4 Tips for handling a financial emergency

A booklet reading "Don't Just Stand There" lying on a table

Have you ever heard of the saying, “when it rains, it pours?” Rather than being caught off guard by a financial emergency, it’s a good idea to prepare ahead of time. Life has a way of happening. Financial emergencies have a habit of happening at the worst times. You could be unexpectedly laid off from work, your car could break down leaving you stranded at the side of the road or your roof could start leaking. Wouldn’t you rather be prepared than be thrown into a panic? Here are four ways to handle a financial emergency.

Prepare ahead of time

Instead of relying on high-interest debt like your credit card or payday loans, plan ahead of time with an emergency fund. An emergency fund is a savings account dedicated toward covering surprise expenses that come up. Financial experts recommend saving three to six months’ living expenses in a high-interest savings account.

If you can’t manage to come up with that amount right away, don’t fret. Start saving as much you can afford to – say, $50 – off each paycheque until you have three months’ worth of emergency savings stashed away.

Protect yourself and loved ones with insurance

The best way to protect yourself from a financial emergency is with insurance, but the sad reality is many of us are underinsured. In fact, 30 percent of Canadians don’t have any life insurance.

Insurance is there to protect us in many ways, but if you don’t have it, you’ll be stuck paying out of pocket. There are many types of insurance. There’s home insurance to protect your single largest financial asset, your home, there’s auto insurance to protect your vehicle and there’s life insurance to provide for loved ones if you suddenly pass away.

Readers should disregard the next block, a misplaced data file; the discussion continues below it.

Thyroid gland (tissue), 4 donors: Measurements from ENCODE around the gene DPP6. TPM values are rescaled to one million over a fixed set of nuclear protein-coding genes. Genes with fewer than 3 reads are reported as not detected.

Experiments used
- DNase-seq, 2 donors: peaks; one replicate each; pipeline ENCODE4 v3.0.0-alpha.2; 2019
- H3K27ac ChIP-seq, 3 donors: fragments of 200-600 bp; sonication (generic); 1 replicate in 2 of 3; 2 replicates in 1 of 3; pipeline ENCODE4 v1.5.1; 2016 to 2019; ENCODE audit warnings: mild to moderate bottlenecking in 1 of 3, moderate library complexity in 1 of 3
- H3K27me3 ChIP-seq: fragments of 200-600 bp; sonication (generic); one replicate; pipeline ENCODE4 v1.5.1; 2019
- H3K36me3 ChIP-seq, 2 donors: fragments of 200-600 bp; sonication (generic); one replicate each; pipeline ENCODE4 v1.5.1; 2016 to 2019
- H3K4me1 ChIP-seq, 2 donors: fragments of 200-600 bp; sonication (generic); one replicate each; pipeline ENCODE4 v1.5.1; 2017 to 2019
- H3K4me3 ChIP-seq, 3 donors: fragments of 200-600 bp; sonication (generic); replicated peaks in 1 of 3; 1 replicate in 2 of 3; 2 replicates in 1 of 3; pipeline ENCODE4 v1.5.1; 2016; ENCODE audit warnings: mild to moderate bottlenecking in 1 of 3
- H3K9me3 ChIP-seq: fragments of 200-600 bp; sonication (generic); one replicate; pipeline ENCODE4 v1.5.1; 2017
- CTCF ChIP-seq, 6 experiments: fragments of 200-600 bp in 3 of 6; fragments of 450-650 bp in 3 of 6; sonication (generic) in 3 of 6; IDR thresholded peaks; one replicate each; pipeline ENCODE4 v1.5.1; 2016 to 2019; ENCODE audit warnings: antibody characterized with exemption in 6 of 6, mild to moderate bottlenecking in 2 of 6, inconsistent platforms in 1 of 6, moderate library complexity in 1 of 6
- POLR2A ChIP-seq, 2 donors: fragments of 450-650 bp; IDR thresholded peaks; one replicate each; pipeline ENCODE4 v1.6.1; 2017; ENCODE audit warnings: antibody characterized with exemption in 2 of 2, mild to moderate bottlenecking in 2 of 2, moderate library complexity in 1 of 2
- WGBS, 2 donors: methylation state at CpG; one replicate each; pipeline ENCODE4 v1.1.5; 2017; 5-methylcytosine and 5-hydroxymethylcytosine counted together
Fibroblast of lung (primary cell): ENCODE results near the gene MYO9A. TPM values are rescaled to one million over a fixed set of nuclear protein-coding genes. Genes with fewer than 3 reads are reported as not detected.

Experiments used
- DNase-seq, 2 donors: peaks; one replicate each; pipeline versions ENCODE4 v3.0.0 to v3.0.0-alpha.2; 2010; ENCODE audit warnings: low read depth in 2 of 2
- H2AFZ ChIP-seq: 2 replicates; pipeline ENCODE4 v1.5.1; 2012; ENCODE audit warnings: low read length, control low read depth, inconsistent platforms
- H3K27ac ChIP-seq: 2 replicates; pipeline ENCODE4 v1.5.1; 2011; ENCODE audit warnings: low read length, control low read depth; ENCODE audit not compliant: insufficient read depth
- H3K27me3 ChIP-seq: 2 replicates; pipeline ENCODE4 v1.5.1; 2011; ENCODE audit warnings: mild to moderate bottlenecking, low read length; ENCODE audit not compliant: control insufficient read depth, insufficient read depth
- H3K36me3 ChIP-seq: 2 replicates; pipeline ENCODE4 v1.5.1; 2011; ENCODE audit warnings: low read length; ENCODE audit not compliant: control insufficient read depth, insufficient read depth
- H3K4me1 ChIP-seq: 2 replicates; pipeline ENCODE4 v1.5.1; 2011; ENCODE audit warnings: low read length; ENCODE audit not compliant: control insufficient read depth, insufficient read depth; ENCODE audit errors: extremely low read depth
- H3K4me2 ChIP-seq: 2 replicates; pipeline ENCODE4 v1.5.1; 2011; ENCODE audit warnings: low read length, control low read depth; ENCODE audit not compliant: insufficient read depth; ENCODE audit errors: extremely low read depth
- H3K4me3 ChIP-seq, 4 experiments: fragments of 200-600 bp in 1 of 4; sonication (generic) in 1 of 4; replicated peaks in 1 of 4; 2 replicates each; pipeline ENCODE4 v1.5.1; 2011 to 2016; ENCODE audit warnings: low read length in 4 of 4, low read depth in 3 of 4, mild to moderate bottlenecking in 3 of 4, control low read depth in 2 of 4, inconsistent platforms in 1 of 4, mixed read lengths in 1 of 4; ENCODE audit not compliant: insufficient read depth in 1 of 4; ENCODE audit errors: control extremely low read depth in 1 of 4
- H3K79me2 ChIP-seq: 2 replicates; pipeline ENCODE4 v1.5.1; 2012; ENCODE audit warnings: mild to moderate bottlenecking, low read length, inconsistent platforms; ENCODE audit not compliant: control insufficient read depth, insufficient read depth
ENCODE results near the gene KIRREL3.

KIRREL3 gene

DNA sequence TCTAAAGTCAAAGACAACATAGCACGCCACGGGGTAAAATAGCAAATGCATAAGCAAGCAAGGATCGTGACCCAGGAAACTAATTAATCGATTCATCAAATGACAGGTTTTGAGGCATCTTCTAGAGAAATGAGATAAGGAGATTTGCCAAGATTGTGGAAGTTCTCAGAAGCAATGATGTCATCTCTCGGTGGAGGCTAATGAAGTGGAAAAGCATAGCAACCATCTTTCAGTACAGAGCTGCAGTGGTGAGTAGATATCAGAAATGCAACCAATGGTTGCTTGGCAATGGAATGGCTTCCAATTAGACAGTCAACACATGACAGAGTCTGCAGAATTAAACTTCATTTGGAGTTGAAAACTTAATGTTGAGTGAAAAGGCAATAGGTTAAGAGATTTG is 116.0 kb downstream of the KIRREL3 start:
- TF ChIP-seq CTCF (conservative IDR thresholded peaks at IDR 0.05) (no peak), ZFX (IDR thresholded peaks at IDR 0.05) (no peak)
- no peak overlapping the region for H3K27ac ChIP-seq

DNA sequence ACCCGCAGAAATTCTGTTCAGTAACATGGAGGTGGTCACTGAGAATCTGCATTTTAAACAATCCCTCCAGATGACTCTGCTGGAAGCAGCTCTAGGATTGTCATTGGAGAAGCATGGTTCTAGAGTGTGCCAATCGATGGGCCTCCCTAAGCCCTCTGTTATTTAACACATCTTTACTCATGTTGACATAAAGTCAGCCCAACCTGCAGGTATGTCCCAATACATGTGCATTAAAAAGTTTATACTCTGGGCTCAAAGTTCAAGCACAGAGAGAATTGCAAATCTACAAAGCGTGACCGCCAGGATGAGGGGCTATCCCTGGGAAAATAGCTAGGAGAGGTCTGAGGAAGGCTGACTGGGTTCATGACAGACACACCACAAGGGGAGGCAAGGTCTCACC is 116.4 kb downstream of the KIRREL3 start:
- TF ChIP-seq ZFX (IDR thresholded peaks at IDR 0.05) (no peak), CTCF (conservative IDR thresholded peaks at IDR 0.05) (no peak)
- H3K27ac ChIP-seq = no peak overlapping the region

Many people overlook disability insurance – don’t! Your likelihood of being disabled is greater than you think. An average of one in three people will be disabled for 90 days or more at least once before they reach 65 years old. Many employers offer group disability insurance. Find out if it’s enough. You might want to buy further protection with individual disability insurance.

Be proactive

As soon as you anticipate running into financial difficulties, let your creditors know. It’s better to let your bank know ahead of time than after you’ve missed two mortgage payments. Lenders may be able to come up with creative solutions, such as extending the amortization period of your mortgage to reduce your monthly payments, or letting you skip a mortgage payment to lessen the financial burden. Not only does this give you more time, it can help protect your credit score from taking a hit.

Cut your spending to the bare minimum

When you run into a financial emergency, you’ll need to make some tough decisions. Take some time to reevaluate your budget and prioritize your spending. Look at each budget item line by line and determine where you can cut back. For example, while you probably can’t save on your mortgage or rent (unless you move somewhere less expensive), you can cut back on discretionary spending like restaurants and entertainment. Cutting back on spending is never fun or easy, but it’s necessary if you want to keep your financial ship afloat and maintain your good credit score.

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